Years ago, we discussed a type of race to the bottom as states outdid each other in lowering the age for hunters. South Dakota lowered the age for hunting licenses to 10. Now Wisconsin is moving into toddler territory with a bill that would allow any age to hunt.
The bill would outright eliminate Wisconsin’s minimum hunting age, which currently stands at 12. The new bill would allow any age to hunt and would even eliminate the rule that a hunter and “mentor” have only one firearm between them. In doing so, the state would join 34 other states without a minimum age.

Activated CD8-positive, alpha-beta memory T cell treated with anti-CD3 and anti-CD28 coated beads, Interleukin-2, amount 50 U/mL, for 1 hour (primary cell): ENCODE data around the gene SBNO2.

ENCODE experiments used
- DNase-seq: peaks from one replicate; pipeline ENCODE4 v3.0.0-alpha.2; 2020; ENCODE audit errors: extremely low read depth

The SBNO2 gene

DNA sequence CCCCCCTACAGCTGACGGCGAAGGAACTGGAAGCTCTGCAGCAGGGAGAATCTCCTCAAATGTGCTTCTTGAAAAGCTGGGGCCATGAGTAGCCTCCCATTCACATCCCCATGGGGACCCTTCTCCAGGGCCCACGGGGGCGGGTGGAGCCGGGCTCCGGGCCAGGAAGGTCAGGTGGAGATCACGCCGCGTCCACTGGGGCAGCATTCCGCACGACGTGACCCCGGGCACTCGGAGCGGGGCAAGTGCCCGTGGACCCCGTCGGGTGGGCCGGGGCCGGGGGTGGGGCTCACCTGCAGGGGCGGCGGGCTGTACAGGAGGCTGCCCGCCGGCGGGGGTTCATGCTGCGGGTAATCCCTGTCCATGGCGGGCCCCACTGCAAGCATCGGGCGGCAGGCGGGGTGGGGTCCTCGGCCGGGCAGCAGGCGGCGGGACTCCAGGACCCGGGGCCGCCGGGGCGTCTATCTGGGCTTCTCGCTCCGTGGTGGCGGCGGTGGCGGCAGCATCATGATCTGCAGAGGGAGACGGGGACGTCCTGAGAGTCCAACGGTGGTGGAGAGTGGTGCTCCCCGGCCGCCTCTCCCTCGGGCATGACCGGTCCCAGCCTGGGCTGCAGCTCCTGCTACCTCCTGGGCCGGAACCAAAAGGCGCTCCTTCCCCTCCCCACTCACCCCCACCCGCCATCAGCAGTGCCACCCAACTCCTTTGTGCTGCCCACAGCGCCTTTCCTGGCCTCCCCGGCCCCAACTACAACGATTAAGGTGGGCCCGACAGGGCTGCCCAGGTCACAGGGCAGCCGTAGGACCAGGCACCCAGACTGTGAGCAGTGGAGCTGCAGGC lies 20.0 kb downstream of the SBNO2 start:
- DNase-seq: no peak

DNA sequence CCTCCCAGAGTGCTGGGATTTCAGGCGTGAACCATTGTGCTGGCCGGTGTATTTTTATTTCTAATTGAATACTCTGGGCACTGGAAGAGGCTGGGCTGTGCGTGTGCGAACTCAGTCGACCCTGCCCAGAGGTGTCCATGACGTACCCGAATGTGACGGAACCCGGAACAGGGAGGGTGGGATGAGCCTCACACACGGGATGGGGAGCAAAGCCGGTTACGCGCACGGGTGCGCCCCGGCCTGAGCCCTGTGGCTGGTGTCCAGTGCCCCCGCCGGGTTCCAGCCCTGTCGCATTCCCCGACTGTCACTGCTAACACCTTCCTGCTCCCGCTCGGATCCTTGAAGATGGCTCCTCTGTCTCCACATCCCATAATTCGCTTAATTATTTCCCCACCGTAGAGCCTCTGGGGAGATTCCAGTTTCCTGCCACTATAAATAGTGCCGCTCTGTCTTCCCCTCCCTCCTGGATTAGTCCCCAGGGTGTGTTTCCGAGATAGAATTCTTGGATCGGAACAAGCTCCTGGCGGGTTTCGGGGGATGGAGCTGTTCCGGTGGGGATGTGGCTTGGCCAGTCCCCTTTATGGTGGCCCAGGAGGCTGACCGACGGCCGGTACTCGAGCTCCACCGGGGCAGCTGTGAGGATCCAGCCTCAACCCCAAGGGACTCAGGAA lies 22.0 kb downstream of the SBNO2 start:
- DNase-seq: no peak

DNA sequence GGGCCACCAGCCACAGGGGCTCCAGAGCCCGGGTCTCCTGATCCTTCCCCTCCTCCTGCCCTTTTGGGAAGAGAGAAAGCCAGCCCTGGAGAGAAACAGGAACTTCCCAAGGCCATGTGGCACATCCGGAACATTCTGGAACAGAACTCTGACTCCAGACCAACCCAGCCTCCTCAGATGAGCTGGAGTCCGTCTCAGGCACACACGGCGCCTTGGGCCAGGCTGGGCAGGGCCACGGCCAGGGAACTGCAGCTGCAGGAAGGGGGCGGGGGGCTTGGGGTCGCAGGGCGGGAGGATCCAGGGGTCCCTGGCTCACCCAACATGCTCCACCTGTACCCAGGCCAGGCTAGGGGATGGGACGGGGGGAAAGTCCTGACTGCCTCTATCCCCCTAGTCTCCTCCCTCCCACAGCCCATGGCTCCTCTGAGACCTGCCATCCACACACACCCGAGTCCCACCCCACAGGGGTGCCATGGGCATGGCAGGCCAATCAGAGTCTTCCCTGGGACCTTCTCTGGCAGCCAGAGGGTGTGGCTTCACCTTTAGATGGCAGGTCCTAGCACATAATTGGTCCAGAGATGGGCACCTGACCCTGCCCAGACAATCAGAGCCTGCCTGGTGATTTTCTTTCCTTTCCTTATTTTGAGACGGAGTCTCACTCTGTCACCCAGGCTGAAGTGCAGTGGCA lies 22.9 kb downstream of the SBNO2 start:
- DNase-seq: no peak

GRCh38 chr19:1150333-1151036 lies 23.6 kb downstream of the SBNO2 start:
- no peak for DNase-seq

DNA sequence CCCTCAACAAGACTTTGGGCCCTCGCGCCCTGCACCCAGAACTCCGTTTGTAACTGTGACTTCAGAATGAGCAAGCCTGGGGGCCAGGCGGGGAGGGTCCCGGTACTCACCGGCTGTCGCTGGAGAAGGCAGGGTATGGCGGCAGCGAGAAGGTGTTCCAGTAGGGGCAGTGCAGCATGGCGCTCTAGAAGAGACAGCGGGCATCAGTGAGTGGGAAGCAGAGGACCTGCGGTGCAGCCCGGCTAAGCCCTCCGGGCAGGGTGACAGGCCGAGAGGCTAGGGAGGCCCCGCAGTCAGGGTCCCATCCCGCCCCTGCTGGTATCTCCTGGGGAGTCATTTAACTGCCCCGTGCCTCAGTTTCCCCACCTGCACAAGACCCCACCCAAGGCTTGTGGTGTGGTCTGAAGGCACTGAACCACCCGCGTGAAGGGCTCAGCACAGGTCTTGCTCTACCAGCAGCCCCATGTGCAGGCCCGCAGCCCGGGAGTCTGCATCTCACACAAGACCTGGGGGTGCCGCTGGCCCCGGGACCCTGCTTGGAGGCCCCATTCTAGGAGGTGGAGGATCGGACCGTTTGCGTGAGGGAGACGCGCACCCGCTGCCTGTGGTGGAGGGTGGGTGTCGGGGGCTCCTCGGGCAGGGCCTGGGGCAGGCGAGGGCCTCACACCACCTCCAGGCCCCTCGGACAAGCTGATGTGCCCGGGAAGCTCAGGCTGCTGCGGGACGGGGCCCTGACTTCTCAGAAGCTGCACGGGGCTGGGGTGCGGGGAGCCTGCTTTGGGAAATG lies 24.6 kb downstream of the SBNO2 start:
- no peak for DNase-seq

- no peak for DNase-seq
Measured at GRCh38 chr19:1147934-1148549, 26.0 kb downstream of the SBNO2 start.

These laws create an interesting problem in torts as to how to treat hunting for liability purposes. We have often discussed hunting torts and the concept of “Buck Fever” or in this case Big Foot fever. For a prior column, click here.
While there is an objective standard of reasonableness for all adults under negligence, the common law has long recognized a different standard for children that considers the age, maturity, and experience of the child. One exception, however, is when the child is engaged in an adult activity. In such a case, the child is subject to the adult standard. Thus, if a child hit you with a car, he is treated under the reasonable driver’s standard, not the reasonable child driving a car standard.